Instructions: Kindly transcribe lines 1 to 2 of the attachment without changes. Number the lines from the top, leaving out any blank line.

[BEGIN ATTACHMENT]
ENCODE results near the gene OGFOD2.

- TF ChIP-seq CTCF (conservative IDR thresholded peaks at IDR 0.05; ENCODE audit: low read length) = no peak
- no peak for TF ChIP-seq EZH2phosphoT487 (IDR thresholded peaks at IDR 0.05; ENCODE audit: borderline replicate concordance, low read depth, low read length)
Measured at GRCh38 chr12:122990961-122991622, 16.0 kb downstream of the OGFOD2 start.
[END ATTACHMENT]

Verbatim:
ENCODE results near the gene OGFOD2.

- TF ChIP-seq CTCF (conservative IDR thresholded peaks at IDR 0.05; ENCODE audit: low read length) = no peak